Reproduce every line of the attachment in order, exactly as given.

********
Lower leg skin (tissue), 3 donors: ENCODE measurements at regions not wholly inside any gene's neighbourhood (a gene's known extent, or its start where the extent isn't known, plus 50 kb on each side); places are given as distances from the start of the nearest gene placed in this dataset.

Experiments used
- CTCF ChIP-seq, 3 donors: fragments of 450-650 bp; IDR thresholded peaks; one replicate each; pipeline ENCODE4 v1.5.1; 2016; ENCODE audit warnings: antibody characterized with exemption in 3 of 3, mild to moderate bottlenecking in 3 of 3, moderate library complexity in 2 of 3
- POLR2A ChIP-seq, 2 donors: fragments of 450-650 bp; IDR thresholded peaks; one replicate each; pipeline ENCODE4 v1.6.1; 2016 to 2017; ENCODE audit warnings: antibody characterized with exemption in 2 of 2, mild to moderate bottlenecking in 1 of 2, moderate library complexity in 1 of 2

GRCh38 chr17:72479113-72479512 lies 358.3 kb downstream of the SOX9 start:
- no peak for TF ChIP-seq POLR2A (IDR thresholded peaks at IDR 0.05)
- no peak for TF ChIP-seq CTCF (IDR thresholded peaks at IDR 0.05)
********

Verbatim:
Lower leg skin (tissue), 3 donors: ENCODE measurements at regions not wholly inside any gene's neighbourhood (a gene's known extent, or its start where the extent isn't known, plus 50 kb on each side); places are given as distances from the start of the nearest gene placed in this dataset.

Experiments used
- CTCF ChIP-seq, 3 donors: fragments of 450-650 bp; IDR thresholded peaks; one replicate each; pipeline ENCODE4 v1.5.1; 2016; ENCODE audit warnings: antibody characterized with exemption in 3 of 3, mild to moderate bottlenecking in 3 of 3, moderate library complexity in 2 of 3
- POLR2A ChIP-seq, 2 donors: fragments of 450-650 bp; IDR thresholded peaks; one replicate each; pipeline ENCODE4 v1.6.1; 2016 to 2017; ENCODE audit warnings: antibody characterized with exemption in 2 of 2, mild to moderate bottlenecking in 1 of 2, moderate library complexity in 1 of 2

GRCh38 chr17:72479113-72479512 lies 358.3 kb downstream of the SOX9 start:
- no peak for TF ChIP-seq POLR2A (IDR thresholded peaks at IDR 0.05)
- no peak for TF ChIP-seq CTCF (IDR thresholded peaks at IDR 0.05)